There are a few tips I can share that makes the whole thing easier and much less stressful:
My first tip would be to roll and cut your dough directly on to your parchment/grease-proof paper.  A lightly floured paper is even better.  This will make the horrendous task of trying to scrape the cut dough from your board to the baking tray with a knife, losing the shape in the process, something you don't have to give a second thought.
You can easily lift your paper directly to the tray. Winner.
Remove the excess dough, roll out the leftovers around it, or tear small sections of baking paper that you can layer on a baking tray like a jigsaw.

There are a couple of benefits to this.  For cutters with holes or patterns, you can cool the dough and then easily pick out these cuts with tooth pick/skewer without having to damage the dough around it or lose the will to live halfway through.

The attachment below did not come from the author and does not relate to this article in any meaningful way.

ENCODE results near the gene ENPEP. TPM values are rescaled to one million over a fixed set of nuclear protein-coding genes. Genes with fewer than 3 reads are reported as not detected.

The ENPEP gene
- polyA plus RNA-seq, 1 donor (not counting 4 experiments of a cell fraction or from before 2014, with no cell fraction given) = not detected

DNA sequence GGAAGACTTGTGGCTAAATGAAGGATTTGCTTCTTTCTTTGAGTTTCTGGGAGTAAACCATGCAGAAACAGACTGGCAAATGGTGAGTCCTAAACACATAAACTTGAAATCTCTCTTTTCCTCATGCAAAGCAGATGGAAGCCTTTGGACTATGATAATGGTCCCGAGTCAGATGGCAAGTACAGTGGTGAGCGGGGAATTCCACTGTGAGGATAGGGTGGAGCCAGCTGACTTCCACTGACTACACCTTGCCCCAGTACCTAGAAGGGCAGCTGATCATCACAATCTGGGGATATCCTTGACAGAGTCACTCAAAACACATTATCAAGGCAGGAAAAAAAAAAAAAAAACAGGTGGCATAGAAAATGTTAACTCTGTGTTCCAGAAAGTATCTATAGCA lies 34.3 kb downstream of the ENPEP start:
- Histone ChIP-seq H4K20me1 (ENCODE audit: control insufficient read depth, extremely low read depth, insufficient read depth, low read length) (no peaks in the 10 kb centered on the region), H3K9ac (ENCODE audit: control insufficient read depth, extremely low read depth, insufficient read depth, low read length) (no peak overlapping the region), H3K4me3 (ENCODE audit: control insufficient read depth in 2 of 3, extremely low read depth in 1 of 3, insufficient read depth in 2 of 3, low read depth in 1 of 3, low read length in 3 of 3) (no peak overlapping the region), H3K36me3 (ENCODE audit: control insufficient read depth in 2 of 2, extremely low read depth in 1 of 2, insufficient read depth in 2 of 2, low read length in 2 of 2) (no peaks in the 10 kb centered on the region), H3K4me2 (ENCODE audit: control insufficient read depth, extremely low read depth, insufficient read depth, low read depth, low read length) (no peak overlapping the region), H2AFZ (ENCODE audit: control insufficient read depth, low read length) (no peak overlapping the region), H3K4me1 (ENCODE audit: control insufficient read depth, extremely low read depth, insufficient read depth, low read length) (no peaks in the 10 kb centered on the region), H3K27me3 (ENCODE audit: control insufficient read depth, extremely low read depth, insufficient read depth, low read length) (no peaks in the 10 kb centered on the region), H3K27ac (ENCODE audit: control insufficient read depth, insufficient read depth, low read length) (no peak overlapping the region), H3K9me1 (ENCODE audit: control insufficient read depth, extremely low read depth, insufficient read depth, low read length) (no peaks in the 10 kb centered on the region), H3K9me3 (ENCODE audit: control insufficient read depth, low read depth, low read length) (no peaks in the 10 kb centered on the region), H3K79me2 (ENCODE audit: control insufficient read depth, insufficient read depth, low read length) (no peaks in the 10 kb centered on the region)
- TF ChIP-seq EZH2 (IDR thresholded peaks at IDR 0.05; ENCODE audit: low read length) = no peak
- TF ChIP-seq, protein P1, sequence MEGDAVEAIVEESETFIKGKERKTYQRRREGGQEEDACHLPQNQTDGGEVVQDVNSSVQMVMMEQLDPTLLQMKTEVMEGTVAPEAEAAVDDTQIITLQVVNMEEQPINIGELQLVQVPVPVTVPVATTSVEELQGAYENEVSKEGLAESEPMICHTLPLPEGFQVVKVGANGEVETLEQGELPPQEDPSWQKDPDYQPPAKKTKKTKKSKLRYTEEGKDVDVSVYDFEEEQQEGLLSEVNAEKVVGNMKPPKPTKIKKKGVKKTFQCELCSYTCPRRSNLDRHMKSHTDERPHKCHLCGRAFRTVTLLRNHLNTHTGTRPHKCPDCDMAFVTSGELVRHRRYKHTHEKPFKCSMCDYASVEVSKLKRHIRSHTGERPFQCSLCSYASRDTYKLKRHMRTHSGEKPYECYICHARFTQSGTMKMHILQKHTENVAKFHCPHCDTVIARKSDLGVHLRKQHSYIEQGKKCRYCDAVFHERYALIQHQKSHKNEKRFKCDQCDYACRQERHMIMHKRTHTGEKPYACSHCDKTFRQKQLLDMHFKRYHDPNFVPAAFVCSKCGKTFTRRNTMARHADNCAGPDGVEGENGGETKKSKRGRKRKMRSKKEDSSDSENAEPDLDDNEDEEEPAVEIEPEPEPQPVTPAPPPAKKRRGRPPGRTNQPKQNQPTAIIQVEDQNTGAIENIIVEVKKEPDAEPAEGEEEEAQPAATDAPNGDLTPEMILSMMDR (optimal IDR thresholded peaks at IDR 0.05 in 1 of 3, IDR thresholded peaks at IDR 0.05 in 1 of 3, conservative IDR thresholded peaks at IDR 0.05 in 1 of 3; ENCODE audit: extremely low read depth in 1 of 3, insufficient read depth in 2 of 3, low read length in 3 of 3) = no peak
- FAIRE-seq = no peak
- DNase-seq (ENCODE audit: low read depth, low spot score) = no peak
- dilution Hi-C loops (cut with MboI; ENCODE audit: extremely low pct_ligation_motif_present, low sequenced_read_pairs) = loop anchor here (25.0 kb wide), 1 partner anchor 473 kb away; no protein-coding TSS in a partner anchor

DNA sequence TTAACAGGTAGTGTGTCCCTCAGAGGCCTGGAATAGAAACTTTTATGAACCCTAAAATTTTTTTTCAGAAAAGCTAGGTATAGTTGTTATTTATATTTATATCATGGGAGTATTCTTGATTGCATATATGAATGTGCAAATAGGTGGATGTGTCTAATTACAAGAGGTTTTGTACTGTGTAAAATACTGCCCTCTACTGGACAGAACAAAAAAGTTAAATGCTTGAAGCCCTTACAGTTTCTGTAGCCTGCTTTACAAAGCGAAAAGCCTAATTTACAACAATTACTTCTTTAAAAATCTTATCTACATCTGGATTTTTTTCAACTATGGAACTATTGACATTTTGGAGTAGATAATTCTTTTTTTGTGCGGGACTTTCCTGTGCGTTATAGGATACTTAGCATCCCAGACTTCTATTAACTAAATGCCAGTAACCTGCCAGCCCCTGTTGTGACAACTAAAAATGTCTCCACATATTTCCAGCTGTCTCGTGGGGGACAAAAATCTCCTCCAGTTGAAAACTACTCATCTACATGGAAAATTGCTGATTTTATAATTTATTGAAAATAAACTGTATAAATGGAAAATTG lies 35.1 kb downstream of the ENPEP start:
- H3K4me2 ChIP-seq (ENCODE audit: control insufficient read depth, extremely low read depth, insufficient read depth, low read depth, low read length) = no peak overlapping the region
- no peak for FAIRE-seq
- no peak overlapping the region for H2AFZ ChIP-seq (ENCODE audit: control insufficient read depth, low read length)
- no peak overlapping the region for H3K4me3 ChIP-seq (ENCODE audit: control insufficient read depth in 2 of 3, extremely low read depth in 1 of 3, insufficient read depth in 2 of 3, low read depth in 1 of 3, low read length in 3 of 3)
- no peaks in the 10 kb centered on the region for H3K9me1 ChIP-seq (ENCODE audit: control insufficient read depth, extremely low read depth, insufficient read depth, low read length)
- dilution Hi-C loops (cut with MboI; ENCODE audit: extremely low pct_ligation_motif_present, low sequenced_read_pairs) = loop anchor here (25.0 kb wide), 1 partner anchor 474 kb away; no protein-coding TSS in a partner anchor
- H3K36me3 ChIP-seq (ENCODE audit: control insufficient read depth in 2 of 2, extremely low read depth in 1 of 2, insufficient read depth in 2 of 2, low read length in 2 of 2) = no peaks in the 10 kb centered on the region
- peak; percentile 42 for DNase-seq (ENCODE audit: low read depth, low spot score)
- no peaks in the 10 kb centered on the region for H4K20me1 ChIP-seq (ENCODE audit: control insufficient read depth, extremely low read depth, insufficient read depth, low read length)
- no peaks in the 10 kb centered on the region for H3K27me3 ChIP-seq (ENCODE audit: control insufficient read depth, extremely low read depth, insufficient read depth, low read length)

The cooled dough will also spread less whilst baking - so none of the intricate cuts will be lost or become splodges of biscuit on your tray.
[dont worry if a few pieces of dough don't come cleanly away - thin sections will crumble away easily once baked and neaten the whole thing up].

and finally - only if you remember/have the time/have the motivation - place the more intricate biscuits in the centre of the tray - they'll catch the least heat, which the biscuits on the outside will get and should therefore bake to an even colour.
[For biscuits that use cutters without patterns or holes, I recommend re-cutting the biscuits when they come out of the oven (if cooled, the biscuits will snap and break) to sharpen and neaten the shape].

Leave to cool on a rack and then it's time for the finishing touches.
These snowflakes are so pretty, all they needed was a little dusting of icing sugar:

But if you have time, they also look beautiful with piped icing [my tips here]:
...or wintery themed sprinkles
[before taking out of the oven, try sprinkling with granulated sugar for a pretty, sparkly sugar effect].

They make great presents, can be hung as tree decorations or edible tags:
...or if you think they will last, pop in an airtight container and they'll keep for a few days.



see you next time x